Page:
Some of the rainiest cities in Spain are also among the most beautiful. They have a long list of charms that will make it worth taking out your umbrella and water boots. In some of the rainiest cities in Spain it is better to be under cover when it starts raining, in others it is a constant light rain.
All of them acquire a special atmosphere when it rains, more melancholic and serene. It is the perfect occasion to take advantage of the fact that the streets are emptier or to take refuge for a coffee with the excuse of the rain. If you are one of those who enjoy rain, Spain’s rainiest cities will be on your list of upcoming getaways. If, on the other hand, you are one of those who hates the rain, you know the cities and areas to avoid.
Although strange at first glance, one of the rainiest areas is in Andalusia, specifically in the area between two provinces, Cádiz and Málaga. Normally when you think of southern Spain an image of sun and beach automatically appears in your mind. However, one of the rainiest places is the Sierra de Grazalema. As it is a mountainous area, the winds from the Atlantic discharge their rain here. Thus, an average of 2,100 mm per year is achieved, reaching 4,000 mm in some years.
Sierra de Grazalema Natural Park includes a total of 14 municipalities. There are nine of them in the province of Cádiz: Ubrique, Zahara de la Sierra, Algodonales, El Bosque, Prado del Rey, El Gastor, Grazalema, Villaluenga del Rosario and Benaocaz. There are five municipalities in the province of Málaga: Ronda, Jimera de Líbar, Montejaque, Benaoján and Cortes de la Frontera.
However, probably the rainiest villages in Spain are in Pontevedra but these are difficult to measure.
The silver is obtained by a place that we do associate with the rain, it could not be any other way than Galicia. Among the rainiest cities in Spain is Vigo. With an average of more than 1,790 mm, the city of Vigo offers enviable natural attractions. Open to the Atlantic, the attractions of the Galician town are several: visit the archipelago of the Cíes Islands, taste its cuisine or walk around the city , among many others.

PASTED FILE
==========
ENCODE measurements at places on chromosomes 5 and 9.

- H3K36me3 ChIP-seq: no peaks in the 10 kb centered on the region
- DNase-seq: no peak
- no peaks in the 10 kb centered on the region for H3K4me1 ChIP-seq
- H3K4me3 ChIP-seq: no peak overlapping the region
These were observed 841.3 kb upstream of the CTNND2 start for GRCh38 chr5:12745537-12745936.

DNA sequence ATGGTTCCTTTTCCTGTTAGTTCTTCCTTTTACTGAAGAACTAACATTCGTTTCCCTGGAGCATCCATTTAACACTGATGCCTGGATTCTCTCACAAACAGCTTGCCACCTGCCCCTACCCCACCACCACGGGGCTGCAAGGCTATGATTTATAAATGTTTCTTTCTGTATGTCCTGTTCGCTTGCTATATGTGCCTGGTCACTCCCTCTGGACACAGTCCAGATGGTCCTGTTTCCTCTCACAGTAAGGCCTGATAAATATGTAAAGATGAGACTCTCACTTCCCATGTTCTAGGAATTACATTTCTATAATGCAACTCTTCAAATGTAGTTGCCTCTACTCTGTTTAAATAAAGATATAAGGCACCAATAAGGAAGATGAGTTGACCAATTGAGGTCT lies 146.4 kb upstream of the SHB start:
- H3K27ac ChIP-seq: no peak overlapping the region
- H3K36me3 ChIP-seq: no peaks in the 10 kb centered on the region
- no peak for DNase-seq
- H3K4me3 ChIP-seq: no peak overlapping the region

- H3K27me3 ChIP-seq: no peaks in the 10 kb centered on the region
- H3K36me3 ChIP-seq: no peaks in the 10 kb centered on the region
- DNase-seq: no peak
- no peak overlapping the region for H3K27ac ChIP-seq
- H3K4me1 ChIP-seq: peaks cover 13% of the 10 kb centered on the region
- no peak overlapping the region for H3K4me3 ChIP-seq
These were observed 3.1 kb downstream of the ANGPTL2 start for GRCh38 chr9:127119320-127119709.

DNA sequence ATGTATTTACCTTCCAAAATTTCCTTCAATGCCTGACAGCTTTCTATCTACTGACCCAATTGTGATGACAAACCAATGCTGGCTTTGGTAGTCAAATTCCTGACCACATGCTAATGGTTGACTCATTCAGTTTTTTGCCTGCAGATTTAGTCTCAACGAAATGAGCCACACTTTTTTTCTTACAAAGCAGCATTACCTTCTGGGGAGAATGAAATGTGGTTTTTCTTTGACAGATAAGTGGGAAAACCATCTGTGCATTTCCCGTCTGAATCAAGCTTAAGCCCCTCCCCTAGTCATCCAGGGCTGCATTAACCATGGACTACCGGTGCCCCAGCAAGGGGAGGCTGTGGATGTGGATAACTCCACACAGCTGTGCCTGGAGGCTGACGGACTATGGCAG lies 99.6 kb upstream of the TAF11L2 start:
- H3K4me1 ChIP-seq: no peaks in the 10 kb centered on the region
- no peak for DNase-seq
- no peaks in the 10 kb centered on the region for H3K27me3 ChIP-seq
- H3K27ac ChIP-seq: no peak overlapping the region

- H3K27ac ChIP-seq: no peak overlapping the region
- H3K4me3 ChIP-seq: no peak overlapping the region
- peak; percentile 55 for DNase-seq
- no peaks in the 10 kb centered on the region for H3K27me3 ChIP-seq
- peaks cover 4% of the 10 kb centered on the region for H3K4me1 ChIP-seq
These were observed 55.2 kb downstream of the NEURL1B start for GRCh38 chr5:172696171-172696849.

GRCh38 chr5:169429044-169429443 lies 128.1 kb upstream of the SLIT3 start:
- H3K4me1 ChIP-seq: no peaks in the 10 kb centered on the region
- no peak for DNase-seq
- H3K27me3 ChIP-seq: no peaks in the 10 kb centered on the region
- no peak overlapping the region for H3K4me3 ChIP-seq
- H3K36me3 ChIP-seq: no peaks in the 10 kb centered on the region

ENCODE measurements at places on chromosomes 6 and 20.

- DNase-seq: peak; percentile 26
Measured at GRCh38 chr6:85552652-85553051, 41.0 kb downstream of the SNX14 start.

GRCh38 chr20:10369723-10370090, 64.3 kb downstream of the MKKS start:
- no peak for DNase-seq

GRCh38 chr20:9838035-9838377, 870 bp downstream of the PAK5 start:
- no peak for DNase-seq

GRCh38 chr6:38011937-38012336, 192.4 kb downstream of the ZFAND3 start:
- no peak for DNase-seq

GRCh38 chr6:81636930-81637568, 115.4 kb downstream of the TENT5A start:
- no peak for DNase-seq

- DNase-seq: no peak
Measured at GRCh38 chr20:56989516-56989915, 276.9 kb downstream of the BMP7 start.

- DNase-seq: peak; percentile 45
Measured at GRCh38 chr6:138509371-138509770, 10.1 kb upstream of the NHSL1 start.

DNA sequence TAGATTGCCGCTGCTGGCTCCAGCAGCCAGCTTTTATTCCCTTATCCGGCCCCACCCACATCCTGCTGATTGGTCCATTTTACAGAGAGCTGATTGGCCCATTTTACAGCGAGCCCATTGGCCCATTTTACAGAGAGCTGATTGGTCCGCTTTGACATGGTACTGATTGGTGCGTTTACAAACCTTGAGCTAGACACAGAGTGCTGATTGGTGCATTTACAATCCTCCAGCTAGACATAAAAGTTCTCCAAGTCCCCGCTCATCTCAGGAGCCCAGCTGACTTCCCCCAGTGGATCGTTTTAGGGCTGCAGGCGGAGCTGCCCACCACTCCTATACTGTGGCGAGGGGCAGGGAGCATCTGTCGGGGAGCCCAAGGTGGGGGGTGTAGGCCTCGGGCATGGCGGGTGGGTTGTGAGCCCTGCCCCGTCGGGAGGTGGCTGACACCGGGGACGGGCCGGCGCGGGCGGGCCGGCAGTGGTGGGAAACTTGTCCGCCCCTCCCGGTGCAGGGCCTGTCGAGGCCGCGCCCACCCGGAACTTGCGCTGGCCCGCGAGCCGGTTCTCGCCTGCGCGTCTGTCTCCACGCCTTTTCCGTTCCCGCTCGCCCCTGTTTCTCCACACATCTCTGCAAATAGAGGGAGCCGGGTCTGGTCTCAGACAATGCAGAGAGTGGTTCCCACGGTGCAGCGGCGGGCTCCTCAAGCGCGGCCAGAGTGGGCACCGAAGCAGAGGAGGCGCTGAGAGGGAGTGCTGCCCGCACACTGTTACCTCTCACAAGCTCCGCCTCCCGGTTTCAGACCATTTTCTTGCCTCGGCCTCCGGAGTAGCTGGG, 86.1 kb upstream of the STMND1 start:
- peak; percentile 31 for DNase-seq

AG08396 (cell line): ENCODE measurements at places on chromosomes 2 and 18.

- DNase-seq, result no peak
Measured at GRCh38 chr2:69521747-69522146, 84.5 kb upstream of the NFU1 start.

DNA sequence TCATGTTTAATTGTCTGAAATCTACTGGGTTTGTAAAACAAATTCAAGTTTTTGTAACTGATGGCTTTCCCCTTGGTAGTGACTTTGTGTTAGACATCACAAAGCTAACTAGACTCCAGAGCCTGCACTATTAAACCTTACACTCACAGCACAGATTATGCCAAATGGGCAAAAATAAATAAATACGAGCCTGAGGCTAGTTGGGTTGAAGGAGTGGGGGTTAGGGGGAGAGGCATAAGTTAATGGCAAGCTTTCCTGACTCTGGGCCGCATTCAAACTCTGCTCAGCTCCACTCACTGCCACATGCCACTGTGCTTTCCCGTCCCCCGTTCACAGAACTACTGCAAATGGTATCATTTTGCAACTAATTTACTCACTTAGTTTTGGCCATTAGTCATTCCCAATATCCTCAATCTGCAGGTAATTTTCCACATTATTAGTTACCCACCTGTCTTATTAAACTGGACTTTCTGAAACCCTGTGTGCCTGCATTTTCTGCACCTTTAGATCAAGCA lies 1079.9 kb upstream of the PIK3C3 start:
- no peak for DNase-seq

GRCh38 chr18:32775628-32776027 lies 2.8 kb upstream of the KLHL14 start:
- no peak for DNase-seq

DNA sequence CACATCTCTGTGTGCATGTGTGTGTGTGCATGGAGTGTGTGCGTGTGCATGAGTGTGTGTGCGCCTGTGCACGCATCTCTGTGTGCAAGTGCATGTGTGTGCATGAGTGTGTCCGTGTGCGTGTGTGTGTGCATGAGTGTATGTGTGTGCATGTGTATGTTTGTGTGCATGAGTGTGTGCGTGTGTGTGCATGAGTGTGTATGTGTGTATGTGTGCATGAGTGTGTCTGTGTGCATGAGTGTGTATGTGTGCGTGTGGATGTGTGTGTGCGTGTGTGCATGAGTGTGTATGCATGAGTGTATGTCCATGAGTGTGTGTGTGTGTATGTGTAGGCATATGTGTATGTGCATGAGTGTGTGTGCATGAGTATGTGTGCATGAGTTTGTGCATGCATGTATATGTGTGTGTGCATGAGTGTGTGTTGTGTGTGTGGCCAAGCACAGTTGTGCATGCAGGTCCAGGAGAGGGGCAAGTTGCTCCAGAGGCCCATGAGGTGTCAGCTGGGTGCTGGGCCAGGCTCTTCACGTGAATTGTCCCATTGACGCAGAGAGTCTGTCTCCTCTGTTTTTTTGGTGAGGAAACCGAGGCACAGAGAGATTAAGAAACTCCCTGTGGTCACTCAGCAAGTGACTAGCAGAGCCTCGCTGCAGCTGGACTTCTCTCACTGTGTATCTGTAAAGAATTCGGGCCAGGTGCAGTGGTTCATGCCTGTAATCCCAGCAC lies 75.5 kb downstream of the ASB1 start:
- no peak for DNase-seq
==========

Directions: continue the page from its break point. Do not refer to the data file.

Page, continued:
If we do not talk about cities, in Galicia the mountain range of O Candán (Sierra del Candán) is the rainiest point, reaching some years the 4.000 mm. Not only does it attract attention because of its landscapes, but it is also a meeting point for lovers of geology, because of the interest that the rocks of this mountain range arouse.
As it could not be otherwise, Galicia is in charge of leading this ranking of the rainiest cities in Spain. Thus, Pontevedra is one of them with an average of more than 1650 mm per year. The city is perfect for a weekend visit combining history, cuisine, culture and beach tourism. Even if you have to wear a waterproof jacket, the Galician atmosphere and landscapes deserve it.
Do not miss the opportunity to visit some of the surrounding wineries, perfect for those who enjoy Albariño and wish to taste the Rias Baixas designation of origin. In turn, Pontevedra is also home to one of the most curious hermitages in Spain, built with shells.
In the province of Guipúzcoa is the city of San Sebastián, which holds the title of being the city where it rains most days a year. No more and no less than 180 days of rainfall per year. On average, it has reached more than 1,504 mm per year. This city in the Basque Country, apart from being beautiful, has a very complete programme of festivals, culture and cuisine which, even if it rains, is worth planning a getaway for.
Other of the rainiest areas in Spain are the Sierra de Gredos and the Cantabrian Mountains as well as the villages in the High Pyrenees of Navarre. These towns are not only very humid, but they usually have precipitation in the form of snow during the winter.
*Data from the State Meteorological Agency.
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